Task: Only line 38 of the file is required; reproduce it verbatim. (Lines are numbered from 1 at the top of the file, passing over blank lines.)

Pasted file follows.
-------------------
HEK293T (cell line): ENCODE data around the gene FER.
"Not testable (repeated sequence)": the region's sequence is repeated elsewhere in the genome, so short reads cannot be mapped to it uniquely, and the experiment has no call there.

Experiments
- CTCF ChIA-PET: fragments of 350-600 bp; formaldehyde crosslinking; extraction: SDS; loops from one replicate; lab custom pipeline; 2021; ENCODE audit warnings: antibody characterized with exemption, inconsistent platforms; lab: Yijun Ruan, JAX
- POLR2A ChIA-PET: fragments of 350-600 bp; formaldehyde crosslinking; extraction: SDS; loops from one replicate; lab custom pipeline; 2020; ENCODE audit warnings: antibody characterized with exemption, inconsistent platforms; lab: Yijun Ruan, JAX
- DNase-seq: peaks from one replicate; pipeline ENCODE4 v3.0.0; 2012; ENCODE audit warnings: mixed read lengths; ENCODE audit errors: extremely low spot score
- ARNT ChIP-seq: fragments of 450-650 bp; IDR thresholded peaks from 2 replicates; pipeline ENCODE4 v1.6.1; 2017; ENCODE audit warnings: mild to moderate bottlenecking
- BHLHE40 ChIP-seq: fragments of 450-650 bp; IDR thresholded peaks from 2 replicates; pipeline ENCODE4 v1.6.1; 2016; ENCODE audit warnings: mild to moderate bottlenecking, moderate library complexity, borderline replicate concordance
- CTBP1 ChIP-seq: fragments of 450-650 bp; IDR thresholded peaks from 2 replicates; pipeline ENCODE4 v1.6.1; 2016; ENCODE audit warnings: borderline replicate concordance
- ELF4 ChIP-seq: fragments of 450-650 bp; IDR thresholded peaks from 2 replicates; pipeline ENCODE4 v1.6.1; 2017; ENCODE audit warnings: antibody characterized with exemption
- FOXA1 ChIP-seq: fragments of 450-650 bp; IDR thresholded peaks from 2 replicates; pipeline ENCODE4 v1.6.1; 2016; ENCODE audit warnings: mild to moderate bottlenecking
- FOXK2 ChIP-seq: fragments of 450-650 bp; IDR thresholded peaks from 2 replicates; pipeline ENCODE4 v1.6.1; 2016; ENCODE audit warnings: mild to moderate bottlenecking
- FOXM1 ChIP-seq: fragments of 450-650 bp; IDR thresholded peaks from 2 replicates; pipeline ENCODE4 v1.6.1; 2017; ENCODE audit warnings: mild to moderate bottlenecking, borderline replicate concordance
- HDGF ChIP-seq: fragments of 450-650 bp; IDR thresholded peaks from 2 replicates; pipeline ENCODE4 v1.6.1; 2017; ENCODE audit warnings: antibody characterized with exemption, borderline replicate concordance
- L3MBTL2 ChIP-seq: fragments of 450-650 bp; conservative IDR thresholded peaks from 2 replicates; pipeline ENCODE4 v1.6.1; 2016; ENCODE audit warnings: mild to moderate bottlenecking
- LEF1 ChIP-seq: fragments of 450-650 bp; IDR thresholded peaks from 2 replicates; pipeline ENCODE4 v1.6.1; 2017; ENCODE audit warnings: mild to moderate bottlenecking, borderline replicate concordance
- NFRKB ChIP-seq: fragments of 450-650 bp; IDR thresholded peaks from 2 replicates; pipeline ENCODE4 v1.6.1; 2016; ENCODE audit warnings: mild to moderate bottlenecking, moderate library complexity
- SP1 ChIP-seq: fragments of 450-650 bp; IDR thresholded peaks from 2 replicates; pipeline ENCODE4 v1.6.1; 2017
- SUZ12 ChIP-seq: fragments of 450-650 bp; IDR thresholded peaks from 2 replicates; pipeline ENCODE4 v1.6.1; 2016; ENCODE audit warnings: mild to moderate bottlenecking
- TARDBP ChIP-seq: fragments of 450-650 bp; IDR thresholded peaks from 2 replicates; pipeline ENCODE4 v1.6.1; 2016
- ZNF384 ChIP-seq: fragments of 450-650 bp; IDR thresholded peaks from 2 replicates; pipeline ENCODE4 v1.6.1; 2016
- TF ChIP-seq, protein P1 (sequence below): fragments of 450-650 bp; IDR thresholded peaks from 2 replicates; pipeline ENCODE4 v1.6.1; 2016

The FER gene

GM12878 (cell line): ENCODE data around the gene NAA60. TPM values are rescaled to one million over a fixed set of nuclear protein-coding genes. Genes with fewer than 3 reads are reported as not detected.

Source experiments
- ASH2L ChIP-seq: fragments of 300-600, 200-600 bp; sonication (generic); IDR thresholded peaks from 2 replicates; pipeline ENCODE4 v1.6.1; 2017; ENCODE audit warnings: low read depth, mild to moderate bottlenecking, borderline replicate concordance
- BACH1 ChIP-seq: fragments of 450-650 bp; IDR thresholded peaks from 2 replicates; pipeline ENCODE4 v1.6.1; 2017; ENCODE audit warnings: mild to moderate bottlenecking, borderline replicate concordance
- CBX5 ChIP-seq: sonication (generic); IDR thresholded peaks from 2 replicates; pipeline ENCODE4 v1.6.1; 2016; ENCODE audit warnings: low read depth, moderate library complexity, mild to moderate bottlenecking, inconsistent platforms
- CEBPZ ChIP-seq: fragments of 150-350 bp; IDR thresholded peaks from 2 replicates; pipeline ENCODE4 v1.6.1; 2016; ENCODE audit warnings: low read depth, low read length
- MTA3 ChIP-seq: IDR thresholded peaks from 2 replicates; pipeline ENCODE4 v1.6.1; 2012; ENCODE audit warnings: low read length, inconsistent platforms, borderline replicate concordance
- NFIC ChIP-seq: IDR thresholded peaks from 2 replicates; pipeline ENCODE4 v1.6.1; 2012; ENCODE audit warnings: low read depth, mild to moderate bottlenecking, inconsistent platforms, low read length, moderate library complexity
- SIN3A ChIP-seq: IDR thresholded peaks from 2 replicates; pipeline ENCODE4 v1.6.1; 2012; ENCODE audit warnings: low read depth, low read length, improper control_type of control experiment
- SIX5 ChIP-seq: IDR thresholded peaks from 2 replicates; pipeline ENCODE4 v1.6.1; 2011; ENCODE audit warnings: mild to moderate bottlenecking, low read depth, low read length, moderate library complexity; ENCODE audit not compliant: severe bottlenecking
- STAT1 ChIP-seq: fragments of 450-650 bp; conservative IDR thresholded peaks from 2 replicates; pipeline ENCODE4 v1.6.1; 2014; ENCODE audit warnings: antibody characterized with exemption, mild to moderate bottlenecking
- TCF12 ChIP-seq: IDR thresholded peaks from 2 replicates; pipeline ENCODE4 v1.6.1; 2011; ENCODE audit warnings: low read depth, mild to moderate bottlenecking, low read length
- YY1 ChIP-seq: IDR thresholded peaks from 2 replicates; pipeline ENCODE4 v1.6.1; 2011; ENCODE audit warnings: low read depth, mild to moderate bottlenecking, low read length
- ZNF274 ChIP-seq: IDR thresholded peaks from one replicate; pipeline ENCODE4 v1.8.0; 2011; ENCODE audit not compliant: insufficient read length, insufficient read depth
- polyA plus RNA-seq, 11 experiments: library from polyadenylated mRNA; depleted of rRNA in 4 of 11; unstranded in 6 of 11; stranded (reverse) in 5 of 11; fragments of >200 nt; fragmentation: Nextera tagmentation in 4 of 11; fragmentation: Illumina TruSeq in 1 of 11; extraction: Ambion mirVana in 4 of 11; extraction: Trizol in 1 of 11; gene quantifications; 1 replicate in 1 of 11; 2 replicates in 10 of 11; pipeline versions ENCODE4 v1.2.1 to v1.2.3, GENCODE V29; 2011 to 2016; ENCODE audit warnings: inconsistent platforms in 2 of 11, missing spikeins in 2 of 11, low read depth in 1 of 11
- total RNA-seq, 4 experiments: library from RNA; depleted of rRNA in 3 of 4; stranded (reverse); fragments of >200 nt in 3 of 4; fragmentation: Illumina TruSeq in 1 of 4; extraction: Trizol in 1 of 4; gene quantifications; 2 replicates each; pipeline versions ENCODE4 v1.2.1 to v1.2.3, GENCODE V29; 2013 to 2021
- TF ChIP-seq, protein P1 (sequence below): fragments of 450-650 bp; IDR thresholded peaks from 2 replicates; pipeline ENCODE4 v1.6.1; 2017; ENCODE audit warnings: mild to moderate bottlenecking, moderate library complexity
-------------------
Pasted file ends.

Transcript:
- polyA plus RNA-seq, 11 experiments: library from polyadenylated mRNA; depleted of rRNA in 4 of 11; unstranded in 6 of 11; stranded (reverse) in 5 of 11; fragments of >200 nt; fragmentation: Nextera tagmentation in 4 of 11; fragmentation: Illumina TruSeq in 1 of 11; extraction: Ambion mirVana in 4 of 11; extraction: Trizol in 1 of 11; gene quantifications; 1 replicate in 1 of 11; 2 replicates in 10 of 11; pipeline versions ENCODE4 v1.2.1 to v1.2.3, GENCODE V29; 2011 to 2016; ENCODE audit warnings: inconsistent platforms in 2 of 11, missing spikeins in 2 of 11, low read depth in 1 of 11